I get asked for kid sleep suggestions all the time, and I never know what to say because sleeping is such a personal experience. Everyone has different needs at bedtime and throughout the night, so I don’t think there’s a list of “best practices” or anything like that that I could possibly put out there for everyone to follow. Instead, I’ll share a bit about how we’ve handled sleep as a family over the years — not as a you-should-do-this kind of thing, but just because sometimes it’s nice to see other options that you might try at different points in your own child’s sleep journey.
Both of my girls slept on Montessori floor beds from birth (we just used a twin-sized mattress on the floor). With Lila, she spent the first couple of nights in my bedroom — but I just couldn’t handle it. I was just watching her all night to make sure she was okay instead of getting any sleep myself, so we moved her to her own room after that. With Nora, I knew what to expect and we started her in her own bedroom from the first night we were home from the hospital. While they were infants, we followed the usual 3 hour cycle according to the needs they expressed — usually feeding, sleeping, and playing, again and again and again. I always put them in their bedrooms for naps so they would begin to associate that room with sleeping. At night we did the same thing but without the playtime, and they woke up no more or less than other infants do. As infants, they usually fell asleep while feeding, so I would put them down already asleep. Once they were on more solids and stopped feeding right before bed (around 12 months old in our case), they were crawling into bed by themselves so they would still be awake when I left the room. Because they were in their rooms unsupervised (other than a baby monitor), everything in their bedrooms was fully baby-proofed. We only had a dresser, a chair, a bookshelf, and their beds in there — only books on the shelf for them to look at if they woke up. You can see our infant and toddler bedroom set-ups at the links below:
As toddlers, they continued sleeping on floor beds until Lila was about 3 and Nora was about 1.5, when they asked to sleep in the same room in these bunk beds. I was sure this would never work, but they proved me wrong — Lila slept in the top bunk and Nora in the bottom, and they didn’t keep each other up all night like I was expecting. We continued keeping their room minimally furnished with just stuffed animals and books in the room instead of a bunch of toys that might distract them from sleeping. At bedtime, we all went in together and they each chose a bedtime story. We read them, tucked them in, and then left. They fell asleep on their own pretty easily.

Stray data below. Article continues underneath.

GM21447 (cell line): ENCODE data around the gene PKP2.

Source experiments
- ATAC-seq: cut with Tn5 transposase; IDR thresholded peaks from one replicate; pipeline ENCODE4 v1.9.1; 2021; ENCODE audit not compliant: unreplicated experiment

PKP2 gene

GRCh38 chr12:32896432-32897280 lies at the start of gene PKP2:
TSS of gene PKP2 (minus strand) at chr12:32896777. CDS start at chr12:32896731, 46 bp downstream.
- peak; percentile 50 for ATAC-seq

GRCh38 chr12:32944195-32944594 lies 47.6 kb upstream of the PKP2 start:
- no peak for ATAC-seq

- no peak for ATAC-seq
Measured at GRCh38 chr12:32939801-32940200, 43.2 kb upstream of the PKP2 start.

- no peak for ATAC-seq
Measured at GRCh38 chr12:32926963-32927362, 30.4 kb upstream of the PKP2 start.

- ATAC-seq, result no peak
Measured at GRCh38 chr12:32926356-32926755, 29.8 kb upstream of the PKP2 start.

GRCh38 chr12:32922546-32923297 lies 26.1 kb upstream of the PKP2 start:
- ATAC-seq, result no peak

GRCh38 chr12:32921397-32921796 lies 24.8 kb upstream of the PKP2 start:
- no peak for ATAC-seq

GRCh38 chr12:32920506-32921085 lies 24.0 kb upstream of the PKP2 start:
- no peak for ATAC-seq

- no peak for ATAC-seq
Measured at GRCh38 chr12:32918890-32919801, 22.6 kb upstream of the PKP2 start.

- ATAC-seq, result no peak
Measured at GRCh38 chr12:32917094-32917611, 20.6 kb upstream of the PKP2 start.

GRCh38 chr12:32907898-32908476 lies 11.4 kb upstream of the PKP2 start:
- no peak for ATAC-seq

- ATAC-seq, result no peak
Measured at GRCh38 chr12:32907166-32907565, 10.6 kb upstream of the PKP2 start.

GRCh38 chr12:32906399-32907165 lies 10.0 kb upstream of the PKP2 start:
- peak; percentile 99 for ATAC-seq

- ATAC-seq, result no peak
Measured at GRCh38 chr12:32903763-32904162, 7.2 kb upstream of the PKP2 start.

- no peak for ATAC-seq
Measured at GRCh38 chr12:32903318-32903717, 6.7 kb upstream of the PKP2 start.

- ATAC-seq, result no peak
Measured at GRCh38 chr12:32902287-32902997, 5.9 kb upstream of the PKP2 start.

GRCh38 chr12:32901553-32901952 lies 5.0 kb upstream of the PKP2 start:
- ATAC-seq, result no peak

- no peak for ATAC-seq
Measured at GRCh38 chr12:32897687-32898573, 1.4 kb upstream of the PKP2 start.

Once Lila was about 5.5 and Nora was almost 4, Lila asked for her own bedroom. She was beginning to enter the second plane of development, and she wanted more space and privacy. We took the bunk beds apart and put one twin bed in her room and one in Nora’s. It was at this point that we began putting more toys in the bedroom — the girls had already shown that they had mastered putting themselves to sleep and didn’t need us to shield them from that distraction anymore. It was at this point that we split up tuck-ins — my husband would do one child while I did the other. When I’m doing the tuck-in, we usually chat a bit about the day before I turn out the lights and leave. You can see her second plane bedroom set-up here:
When Lila was about 6 or 6.5, she started asking to stay up later. We decided that she could stay up reading in her room after tuck-in. At first, we did this to a set time of 8:00, at which point she had to turn out her light and go to bed. We found out that she was reading by flashlight in her bed after 8pm, so we changed the rule. Now we trust her to read until she’s tired, then turn out the lights and REALLY go to bed. She usually does that around 8:45pm, but sometimes she does it earlier.
Our bedtimes have always been a bit early compared to most, but the girls are very early risers no matter what time they go to bed. Bedtime also hasn’t changed much — it’s usually about 7:15 or 7:30 by the time we leave their rooms. Nora still falls asleep almost immediately, while Lila reads until about 8:45 before she goes to bed. When Nora asks to start staying up later, we’ll probably do the same thing with her — because *I* need that alone time at night after a full day spend with kids!
We’ve gone through several different “Okay to Wake” clocks, but this one was my favorite. You can set it so that it turns green when it’s ok for the kids to wake up (even before they can tell time), and for the most part we’ve had no problems with the girls following that rule. Instead of making it “this is the time when you can wake up” (can’t really enforce when somebody else’s body is done sleeping, can you?), we use it as “this is the time you can come out of your room in the morning.” If they wake up before it’s green, they can read or play quietly in their room.
So that’s been our sleep routine from birth through age 7! The girls rarely wake up in the middle of the night now, and when they do it’s usually because of a nightmare — they just need a quick tuck-in and then we all go back to sleep. I remember moments when they were babies when I thought I was never going to get to sleep through the night again, and I’m happy to report that I was very wrong about that!